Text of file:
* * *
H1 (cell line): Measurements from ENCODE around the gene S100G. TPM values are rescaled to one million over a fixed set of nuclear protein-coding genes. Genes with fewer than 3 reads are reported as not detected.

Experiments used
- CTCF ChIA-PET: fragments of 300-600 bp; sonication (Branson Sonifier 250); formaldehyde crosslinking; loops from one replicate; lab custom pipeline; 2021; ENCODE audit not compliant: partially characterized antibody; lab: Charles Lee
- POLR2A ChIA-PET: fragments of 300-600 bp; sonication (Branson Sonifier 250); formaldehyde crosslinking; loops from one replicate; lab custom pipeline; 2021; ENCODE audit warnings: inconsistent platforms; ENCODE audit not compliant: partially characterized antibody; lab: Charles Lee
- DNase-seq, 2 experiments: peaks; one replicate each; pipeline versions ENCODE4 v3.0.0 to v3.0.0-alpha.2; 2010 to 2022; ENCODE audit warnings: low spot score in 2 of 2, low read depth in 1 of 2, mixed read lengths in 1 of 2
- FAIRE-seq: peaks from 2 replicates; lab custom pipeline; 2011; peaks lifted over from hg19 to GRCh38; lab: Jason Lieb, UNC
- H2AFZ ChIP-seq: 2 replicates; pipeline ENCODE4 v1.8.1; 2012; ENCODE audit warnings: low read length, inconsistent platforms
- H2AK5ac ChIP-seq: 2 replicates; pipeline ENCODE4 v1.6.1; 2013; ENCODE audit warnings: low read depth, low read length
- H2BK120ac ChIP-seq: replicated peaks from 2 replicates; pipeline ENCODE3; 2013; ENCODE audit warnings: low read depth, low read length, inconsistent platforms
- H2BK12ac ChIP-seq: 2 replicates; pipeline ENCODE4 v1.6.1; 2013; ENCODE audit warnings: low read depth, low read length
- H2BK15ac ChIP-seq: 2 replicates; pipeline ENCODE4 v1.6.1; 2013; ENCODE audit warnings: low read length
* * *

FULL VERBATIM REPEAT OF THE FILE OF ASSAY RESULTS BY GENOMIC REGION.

H1 (cell line): Measurements from ENCODE around the gene S100G. TPM values are rescaled to one million over a fixed set of nuclear protein-coding genes. Genes with fewer than 3 reads are reported as not detected.

Experiments used
- CTCF ChIA-PET: fragments of 300-600 bp; sonication (Branson Sonifier 250); formaldehyde crosslinking; loops from one replicate; lab custom pipeline; 2021; ENCODE audit not compliant: partially characterized antibody; lab: Charles Lee
- POLR2A ChIA-PET: fragments of 300-600 bp; sonication (Branson Sonifier 250); formaldehyde crosslinking; loops from one replicate; lab custom pipeline; 2021; ENCODE audit warnings: inconsistent platforms; ENCODE audit not compliant: partially characterized antibody; lab: Charles Lee
- DNase-seq, 2 experiments: peaks; one replicate each; pipeline versions ENCODE4 v3.0.0 to v3.0.0-alpha.2; 2010 to 2022; ENCODE audit warnings: low spot score in 2 of 2, low read depth in 1 of 2, mixed read lengths in 1 of 2
- FAIRE-seq: peaks from 2 replicates; lab custom pipeline; 2011; peaks lifted over from hg19 to GRCh38; lab: Jason Lieb, UNC
- H2AFZ ChIP-seq: 2 replicates; pipeline ENCODE4 v1.8.1; 2012; ENCODE audit warnings: low read length, inconsistent platforms
- H2AK5ac ChIP-seq: 2 replicates; pipeline ENCODE4 v1.6.1; 2013; ENCODE audit warnings: low read depth, low read length
- H2BK120ac ChIP-seq: replicated peaks from 2 replicates; pipeline ENCODE3; 2013; ENCODE audit warnings: low read depth, low read length, inconsistent platforms
- H2BK12ac ChIP-seq: 2 replicates; pipeline ENCODE4 v1.6.1; 2013; ENCODE audit warnings: low read depth, low read length
- H2BK15ac ChIP-seq: 2 replicates; pipeline ENCODE4 v1.6.1; 2013; ENCODE audit warnings: low read length